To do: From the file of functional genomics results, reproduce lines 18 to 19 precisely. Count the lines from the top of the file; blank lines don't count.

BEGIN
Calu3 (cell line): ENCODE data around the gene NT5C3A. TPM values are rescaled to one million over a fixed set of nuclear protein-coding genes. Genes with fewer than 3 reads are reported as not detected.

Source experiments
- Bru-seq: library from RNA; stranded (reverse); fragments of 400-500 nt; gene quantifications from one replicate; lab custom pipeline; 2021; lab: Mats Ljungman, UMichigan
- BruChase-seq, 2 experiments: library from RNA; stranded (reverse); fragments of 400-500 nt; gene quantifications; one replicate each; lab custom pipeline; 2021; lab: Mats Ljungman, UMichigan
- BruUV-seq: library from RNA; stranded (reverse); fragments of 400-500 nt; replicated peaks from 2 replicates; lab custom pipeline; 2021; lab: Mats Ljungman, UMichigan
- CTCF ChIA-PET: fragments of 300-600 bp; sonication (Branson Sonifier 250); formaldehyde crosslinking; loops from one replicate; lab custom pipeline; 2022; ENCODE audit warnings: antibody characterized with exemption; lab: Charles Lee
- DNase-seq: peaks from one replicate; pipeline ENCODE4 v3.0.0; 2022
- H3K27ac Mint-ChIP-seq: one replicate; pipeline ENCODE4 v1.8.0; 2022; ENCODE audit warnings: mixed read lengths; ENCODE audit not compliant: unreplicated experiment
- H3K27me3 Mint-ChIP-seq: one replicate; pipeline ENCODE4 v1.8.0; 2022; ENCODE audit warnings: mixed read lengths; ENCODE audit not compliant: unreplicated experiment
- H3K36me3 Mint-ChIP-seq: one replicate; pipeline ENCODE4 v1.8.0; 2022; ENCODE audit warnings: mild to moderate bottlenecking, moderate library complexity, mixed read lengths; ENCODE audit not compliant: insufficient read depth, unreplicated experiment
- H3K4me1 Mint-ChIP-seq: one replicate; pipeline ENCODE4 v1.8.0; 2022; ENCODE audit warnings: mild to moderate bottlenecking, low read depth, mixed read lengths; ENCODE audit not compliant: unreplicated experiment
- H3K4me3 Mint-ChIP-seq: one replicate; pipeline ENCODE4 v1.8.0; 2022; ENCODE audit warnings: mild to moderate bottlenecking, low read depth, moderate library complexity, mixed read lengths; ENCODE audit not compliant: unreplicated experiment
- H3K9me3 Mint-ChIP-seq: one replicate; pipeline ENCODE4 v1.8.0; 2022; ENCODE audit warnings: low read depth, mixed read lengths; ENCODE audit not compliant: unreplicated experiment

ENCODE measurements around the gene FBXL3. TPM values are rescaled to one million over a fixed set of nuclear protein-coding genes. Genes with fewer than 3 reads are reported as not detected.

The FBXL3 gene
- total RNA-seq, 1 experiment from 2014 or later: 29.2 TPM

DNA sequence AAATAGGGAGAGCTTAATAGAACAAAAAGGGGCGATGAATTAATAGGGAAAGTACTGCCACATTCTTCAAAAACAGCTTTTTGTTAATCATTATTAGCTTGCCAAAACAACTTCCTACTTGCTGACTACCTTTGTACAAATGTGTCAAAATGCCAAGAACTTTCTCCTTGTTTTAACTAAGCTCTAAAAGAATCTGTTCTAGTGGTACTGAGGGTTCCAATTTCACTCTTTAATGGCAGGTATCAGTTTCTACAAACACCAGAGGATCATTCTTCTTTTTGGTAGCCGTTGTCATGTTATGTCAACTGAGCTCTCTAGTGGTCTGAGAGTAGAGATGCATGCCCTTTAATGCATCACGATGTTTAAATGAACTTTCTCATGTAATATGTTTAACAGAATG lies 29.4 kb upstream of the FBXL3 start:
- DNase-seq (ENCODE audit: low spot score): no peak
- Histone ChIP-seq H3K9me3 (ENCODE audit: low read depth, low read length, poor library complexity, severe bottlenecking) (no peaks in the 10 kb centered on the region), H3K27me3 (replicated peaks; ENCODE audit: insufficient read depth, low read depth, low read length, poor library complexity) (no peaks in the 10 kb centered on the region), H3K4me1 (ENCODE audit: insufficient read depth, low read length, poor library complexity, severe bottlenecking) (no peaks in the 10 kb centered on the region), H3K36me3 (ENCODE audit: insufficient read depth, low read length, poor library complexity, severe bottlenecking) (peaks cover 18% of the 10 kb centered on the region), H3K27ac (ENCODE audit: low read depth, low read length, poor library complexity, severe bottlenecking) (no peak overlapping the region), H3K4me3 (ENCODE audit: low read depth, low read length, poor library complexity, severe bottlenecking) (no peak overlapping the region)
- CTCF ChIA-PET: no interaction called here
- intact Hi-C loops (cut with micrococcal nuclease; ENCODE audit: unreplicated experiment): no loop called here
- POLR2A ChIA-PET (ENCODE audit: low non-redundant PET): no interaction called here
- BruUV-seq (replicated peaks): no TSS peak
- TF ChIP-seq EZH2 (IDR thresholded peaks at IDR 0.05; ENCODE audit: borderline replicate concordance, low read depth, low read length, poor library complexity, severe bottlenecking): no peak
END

- DNase-seq (ENCODE audit: low spot score): no peak
- Histone ChIP-seq H3K9me3 (ENCODE audit: low read depth, low read length, poor library complexity, severe bottlenecking) (no peaks in the 10 kb centered on the region), H3K27me3 (replicated peaks; ENCODE audit: insufficient read depth, low read depth, low read length, poor library complexity) (no peaks in the 10 kb centered on the region), H3K4me1 (ENCODE audit: insufficient read depth, low read length, poor library complexity, severe bottlenecking) (no peaks in the 10 kb centered on the region), H3K36me3 (ENCODE audit: insufficient read depth, low read length, poor library complexity, severe bottlenecking) (peaks cover 18% of the 10 kb centered on the region), H3K27ac (ENCODE audit: low read depth, low read length, poor library complexity, severe bottlenecking) (no peak overlapping the region), H3K4me3 (ENCODE audit: low read depth, low read length, poor library complexity, severe bottlenecking) (no peak overlapping the region)